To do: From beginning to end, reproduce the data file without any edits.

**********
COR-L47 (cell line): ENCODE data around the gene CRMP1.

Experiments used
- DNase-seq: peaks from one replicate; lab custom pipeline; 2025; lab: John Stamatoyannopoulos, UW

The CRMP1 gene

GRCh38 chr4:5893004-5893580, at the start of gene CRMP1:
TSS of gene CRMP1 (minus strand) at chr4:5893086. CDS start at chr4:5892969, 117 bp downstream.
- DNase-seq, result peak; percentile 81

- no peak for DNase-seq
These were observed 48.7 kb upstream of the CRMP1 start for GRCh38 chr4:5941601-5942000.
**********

COR-L47 (cell line): ENCODE data around the gene CRMP1.

Experiments used
- DNase-seq: peaks from one replicate; lab custom pipeline; 2025; lab: John Stamatoyannopoulos, UW

The CRMP1 gene

GRCh38 chr4:5893004-5893580, at the start of gene CRMP1:
TSS of gene CRMP1 (minus strand) at chr4:5893086. CDS start at chr4:5892969, 117 bp downstream.
- DNase-seq, result peak; percentile 81

- no peak for DNase-seq
These were observed 48.7 kb upstream of the CRMP1 start for GRCh38 chr4:5941601-5942000.